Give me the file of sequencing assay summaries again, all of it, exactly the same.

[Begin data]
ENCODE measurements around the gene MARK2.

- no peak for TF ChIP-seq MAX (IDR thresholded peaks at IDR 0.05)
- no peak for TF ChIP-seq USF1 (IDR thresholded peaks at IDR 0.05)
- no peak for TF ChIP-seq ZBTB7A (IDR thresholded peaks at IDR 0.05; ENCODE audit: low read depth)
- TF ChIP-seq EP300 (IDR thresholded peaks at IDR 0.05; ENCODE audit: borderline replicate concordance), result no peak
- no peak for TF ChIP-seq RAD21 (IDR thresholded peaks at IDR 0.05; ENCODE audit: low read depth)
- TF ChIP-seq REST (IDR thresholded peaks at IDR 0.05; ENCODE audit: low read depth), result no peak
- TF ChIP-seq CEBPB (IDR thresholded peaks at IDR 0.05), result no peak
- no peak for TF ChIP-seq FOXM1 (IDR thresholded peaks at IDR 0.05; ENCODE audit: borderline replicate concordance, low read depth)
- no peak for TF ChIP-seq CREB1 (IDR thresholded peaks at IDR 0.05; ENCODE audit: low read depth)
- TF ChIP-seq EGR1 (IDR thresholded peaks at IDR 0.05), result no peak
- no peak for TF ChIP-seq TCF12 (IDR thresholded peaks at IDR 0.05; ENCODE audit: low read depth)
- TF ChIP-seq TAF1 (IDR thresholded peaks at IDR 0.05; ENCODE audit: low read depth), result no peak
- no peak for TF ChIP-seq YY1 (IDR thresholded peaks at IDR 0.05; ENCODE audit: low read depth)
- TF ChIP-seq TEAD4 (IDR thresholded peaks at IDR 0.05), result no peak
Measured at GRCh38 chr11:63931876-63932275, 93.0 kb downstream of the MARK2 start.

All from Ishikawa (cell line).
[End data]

ENCODE measurements around the gene MARK2.

- no peak for TF ChIP-seq MAX (IDR thresholded peaks at IDR 0.05)
- no peak for TF ChIP-seq USF1 (IDR thresholded peaks at IDR 0.05)
- no peak for TF ChIP-seq ZBTB7A (IDR thresholded peaks at IDR 0.05; ENCODE audit: low read depth)
- TF ChIP-seq EP300 (IDR thresholded peaks at IDR 0.05; ENCODE audit: borderline replicate concordance), result no peak
- no peak for TF ChIP-seq RAD21 (IDR thresholded peaks at IDR 0.05; ENCODE audit: low read depth)
- TF ChIP-seq REST (IDR thresholded peaks at IDR 0.05; ENCODE audit: low read depth), result no peak
- TF ChIP-seq CEBPB (IDR thresholded peaks at IDR 0.05), result no peak
- no peak for TF ChIP-seq FOXM1 (IDR thresholded peaks at IDR 0.05; ENCODE audit: borderline replicate concordance, low read depth)
- no peak for TF ChIP-seq CREB1 (IDR thresholded peaks at IDR 0.05; ENCODE audit: low read depth)
- TF ChIP-seq EGR1 (IDR thresholded peaks at IDR 0.05), result no peak
- no peak for TF ChIP-seq TCF12 (IDR thresholded peaks at IDR 0.05; ENCODE audit: low read depth)
- TF ChIP-seq TAF1 (IDR thresholded peaks at IDR 0.05; ENCODE audit: low read depth), result no peak
- no peak for TF ChIP-seq YY1 (IDR thresholded peaks at IDR 0.05; ENCODE audit: low read depth)
- TF ChIP-seq TEAD4 (IDR thresholded peaks at IDR 0.05), result no peak
Measured at GRCh38 chr11:63931876-63932275, 93.0 kb downstream of the MARK2 start.

All from Ishikawa (cell line).